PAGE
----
The changing world of burglar alarms

In 2001 the ACPO POLICY was introduced as a permanent set of rules that have to be followed if a police response is needed for your burglar alarm system.áá

On 1st July 2002 an additional set of rules, DD243:2002, was adopted, which radically changed the way that burglar alarm systems must operate in order to satisfy the police.

áThese rules apply only to systems that are monitored and have police response when an activation occurs.á They do not apply retrospectively to systems installed before the policy or directive were formally adopted, but will be enforced, if police response is withdrawn on such a system, before that response can be reinstated.

DD 243 : 2002 & the Installer

Some police forces around the country gave a period of grace before starting to implement this new regulation but this is now at an end. This means that all new or reinstated communication systems that require a police URN in England, Wales and Northern Ireland will need to conform to DD243 : 2002. The aim of this amended policy is to reduce the number of false alarms from security systems that the police attend.

The official DD243 : 2002 document is available from the British Standards Institute.

The main areas that have been changed apply to the way that alarm conformation signals (Alarm B) are handled with specific changes to alarm conformation signals during entry to the protected premises once the entry time has been started.

Below are the key points of the DD243 policy. This is not a definitive list and should not be seen as the limit of an installation company's responsibilities, this is just a guide to some of the main issues.


Section 4 Primary design and configuration considerations:

4.1 Design Objectives
4.3 Transmission Fault Signals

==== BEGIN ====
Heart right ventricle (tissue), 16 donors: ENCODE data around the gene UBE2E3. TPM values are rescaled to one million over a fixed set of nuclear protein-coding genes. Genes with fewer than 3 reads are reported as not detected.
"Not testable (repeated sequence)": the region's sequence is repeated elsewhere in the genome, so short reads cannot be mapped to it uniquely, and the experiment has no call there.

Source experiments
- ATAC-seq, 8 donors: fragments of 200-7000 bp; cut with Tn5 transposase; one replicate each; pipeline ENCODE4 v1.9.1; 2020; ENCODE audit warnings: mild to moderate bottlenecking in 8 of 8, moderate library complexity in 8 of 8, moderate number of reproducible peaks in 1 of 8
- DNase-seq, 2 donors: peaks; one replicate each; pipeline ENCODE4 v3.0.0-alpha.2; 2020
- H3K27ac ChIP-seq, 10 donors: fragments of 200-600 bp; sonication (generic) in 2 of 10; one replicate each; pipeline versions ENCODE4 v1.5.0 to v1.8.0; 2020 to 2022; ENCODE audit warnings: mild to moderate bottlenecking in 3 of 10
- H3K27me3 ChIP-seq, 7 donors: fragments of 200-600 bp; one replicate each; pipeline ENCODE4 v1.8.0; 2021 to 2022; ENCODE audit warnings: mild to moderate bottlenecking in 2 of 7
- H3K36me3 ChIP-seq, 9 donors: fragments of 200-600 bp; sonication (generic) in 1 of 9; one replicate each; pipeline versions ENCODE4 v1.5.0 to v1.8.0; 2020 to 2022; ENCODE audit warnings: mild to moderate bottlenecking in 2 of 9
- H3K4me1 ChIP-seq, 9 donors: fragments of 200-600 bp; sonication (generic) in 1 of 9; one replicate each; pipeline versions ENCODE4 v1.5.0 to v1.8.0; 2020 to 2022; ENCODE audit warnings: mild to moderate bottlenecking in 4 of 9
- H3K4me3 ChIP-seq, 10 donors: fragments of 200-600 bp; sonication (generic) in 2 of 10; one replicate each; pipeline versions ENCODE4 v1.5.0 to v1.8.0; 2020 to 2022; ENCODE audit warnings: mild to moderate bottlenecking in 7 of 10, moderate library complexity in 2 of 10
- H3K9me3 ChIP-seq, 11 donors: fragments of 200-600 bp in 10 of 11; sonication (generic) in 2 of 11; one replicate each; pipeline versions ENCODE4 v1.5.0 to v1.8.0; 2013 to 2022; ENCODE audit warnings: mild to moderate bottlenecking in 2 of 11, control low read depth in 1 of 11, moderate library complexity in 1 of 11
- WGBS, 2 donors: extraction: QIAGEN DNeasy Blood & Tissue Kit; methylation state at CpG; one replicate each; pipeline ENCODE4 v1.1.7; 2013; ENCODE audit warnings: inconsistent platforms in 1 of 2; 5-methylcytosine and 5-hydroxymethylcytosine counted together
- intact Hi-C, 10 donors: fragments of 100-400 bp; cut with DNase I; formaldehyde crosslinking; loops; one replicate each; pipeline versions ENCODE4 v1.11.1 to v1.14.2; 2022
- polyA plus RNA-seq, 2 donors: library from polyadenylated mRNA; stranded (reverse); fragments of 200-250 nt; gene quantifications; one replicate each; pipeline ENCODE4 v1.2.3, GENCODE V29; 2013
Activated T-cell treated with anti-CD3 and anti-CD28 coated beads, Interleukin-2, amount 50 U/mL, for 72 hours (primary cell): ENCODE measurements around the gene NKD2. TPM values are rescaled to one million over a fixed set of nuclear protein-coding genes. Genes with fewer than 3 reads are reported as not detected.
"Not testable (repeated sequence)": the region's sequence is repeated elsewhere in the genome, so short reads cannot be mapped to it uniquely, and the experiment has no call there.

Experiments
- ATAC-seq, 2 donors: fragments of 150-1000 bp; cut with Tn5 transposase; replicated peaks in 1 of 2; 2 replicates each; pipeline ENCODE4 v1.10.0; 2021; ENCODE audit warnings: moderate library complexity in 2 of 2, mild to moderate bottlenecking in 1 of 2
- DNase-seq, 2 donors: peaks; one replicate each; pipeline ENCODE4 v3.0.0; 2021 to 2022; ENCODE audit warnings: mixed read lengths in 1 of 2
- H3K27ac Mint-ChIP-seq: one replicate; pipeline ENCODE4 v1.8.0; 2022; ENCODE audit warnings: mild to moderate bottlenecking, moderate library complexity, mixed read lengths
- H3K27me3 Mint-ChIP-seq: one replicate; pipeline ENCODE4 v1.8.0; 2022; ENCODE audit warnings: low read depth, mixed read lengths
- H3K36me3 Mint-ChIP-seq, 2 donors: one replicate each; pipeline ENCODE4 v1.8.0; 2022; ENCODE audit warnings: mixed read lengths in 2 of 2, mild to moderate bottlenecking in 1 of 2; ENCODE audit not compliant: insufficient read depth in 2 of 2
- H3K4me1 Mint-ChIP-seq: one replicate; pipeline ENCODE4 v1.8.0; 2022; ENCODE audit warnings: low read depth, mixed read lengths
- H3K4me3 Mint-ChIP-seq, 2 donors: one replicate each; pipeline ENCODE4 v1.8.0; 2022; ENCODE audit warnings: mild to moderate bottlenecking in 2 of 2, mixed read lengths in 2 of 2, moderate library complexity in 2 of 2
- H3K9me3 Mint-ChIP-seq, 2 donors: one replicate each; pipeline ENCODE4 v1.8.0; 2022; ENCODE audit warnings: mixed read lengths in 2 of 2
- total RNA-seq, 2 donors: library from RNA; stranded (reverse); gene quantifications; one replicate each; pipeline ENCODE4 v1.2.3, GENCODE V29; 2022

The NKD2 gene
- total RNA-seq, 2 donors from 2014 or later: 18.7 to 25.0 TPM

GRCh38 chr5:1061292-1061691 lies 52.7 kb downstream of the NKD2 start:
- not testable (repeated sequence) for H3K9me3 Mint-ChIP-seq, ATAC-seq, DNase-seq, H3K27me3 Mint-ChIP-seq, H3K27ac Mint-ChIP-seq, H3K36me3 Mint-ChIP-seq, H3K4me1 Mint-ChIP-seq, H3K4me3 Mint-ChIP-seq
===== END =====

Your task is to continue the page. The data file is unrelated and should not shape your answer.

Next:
Section 5 Design, installation and configuration of intruder alarm systems:

5.4.1 Criteria for sequentially confirmed alarm conditions
5.4.2 Configuration of movement detectors that may offer a sequentially confirmed alarm
5.4.3 Configurations not regarded as offering a sequentially confirmed alarm condition

Section 6 Other means of minimizing false alarms:

6.2 Alarm Filtering
6.3 Means of Completion of setting
6.4 Means of unsetting

Section 4 Primary design and configuration considerations

4.1 Design Objectives
IASs (Intruder Alarm Systems) should be designed, installed and configured:
a) á áto provide effective confirmation facility; and
b) á áto minimise the likelihood of false alarms.

Emphasis is placed on the design of the system for compliance with the policy requirements. This requires proper risk assessment including detailed discussion with the client and taking into account the insurance requirements.

4.3 Transmission Fault Signals
DD243 recognises that there are two circumstances where there may be high confidence that there is a genuine intrusion or attempted intrusion.
a) á áif an ARC receives a transmission fault signal followed by an alarm signal, or vice versa, from the same protected premises during the same set period;
b) á áif an ARC receives two transmission fault signals from the same protected premises, one from each of two transmission paths of different technologies (e.g. cable and radio)

The ARC and the police will treat either of the above circumstances in the same way as confirmed alarm messages.

The Provision of two transmission paths is optional - and the provision of two transmission paths does not equate, of itself, to the system being fitted with confirmation technology.

Section 5 Design, installation and configuration of intruder alarm systems incorporating alarm confirmation technology

5.4.1 Criteria for sequentially confirmed alarm conditions
The general criteria for the way an IAS is configured for an alarm condition to be sequentially confirmed is as follows:

a) á áAt least two separate alarm conditions are reported, each originating from an independent detector, within the confirmation time; and
b) á áThe two detectors must be:
EITHER of different technologies

OR (if they are of the same technology) the two detectors must not have overlapping areas of coverage.

The detectors must have separate outputs and be connected to separate zones in the control panel. Although two separate zones must be used, the detectors can be in the same area, or room.

The 'confirmation time' is the term used for the period of time after the first activation, during which a second, or confirmed, activation can be reported. The confirmation time must not be less than 30 minutes and must not be more than 60 minutes.